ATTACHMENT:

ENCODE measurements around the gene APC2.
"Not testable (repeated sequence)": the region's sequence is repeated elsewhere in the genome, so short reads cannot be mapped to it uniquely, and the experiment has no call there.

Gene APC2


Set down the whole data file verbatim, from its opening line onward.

ENCODE measurements around the gene APC2.
"Not testable (repeated sequence)": the region's sequence is repeated elsewhere in the genome, so short reads cannot be mapped to it uniquely, and the experiment has no call there.

Gene APC2